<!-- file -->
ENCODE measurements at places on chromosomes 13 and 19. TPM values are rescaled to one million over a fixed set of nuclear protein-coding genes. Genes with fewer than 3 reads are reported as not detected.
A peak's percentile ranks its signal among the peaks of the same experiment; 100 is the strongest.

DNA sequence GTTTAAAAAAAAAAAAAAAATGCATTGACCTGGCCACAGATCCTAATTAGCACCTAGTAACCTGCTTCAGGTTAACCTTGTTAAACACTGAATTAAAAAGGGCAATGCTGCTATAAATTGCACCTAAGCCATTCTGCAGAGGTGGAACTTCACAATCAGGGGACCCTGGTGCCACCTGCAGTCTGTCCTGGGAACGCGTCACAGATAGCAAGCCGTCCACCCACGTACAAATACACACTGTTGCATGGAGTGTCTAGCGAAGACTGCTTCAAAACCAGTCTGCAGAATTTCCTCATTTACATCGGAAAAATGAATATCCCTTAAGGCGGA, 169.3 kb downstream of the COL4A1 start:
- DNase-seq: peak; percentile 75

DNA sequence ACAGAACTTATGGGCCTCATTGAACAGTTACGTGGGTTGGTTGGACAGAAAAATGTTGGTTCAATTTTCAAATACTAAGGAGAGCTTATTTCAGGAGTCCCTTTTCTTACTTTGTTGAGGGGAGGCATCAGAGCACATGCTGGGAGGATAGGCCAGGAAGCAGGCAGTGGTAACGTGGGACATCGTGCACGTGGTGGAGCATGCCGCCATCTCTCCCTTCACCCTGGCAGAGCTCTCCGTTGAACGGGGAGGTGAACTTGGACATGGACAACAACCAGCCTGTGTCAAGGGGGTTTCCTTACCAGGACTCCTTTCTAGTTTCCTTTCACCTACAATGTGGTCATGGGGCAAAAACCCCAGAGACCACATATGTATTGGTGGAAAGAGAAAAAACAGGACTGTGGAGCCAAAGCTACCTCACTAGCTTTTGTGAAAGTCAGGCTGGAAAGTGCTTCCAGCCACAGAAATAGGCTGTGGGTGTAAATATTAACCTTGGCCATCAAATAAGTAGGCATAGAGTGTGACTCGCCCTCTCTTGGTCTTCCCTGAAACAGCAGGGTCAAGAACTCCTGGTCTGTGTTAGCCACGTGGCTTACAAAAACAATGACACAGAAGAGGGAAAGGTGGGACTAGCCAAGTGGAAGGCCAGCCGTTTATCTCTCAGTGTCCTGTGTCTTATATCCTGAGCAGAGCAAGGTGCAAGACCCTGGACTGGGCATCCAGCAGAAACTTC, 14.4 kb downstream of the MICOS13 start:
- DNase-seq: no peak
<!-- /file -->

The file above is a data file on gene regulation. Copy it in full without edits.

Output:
ENCODE measurements at places on chromosomes 13 and 19. TPM values are rescaled to one million over a fixed set of nuclear protein-coding genes. Genes with fewer than 3 reads are reported as not detected.
A peak's percentile ranks its signal among the peaks of the same experiment; 100 is the strongest.

DNA sequence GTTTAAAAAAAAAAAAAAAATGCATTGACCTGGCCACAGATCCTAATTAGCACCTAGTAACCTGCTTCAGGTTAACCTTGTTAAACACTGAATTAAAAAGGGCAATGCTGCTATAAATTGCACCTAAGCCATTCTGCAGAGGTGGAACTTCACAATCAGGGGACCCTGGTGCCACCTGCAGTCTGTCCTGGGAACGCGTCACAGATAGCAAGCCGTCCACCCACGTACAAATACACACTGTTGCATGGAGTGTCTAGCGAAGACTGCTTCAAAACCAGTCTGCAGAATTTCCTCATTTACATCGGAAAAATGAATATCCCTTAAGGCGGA, 169.3 kb downstream of the COL4A1 start:
- DNase-seq: peak; percentile 75

DNA sequence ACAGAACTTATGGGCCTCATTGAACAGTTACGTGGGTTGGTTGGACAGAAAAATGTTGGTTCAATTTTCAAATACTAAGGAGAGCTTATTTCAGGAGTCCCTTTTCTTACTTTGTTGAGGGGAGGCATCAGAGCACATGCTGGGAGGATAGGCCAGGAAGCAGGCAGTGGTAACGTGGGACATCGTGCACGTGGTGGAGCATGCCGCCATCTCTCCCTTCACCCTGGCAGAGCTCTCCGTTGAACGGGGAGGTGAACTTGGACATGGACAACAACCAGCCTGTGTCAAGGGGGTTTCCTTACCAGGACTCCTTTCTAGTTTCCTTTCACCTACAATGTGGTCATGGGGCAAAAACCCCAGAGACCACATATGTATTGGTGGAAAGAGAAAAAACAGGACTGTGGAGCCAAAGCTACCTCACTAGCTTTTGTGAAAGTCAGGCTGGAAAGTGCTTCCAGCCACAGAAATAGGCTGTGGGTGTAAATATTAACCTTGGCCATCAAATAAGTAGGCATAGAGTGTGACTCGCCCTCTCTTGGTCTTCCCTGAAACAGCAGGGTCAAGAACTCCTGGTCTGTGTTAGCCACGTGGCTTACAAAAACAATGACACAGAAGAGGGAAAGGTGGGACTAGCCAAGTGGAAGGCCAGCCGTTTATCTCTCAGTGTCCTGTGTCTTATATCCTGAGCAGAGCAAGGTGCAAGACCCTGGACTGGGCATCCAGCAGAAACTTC, 14.4 kb downstream of the MICOS13 start:
- DNase-seq: no peak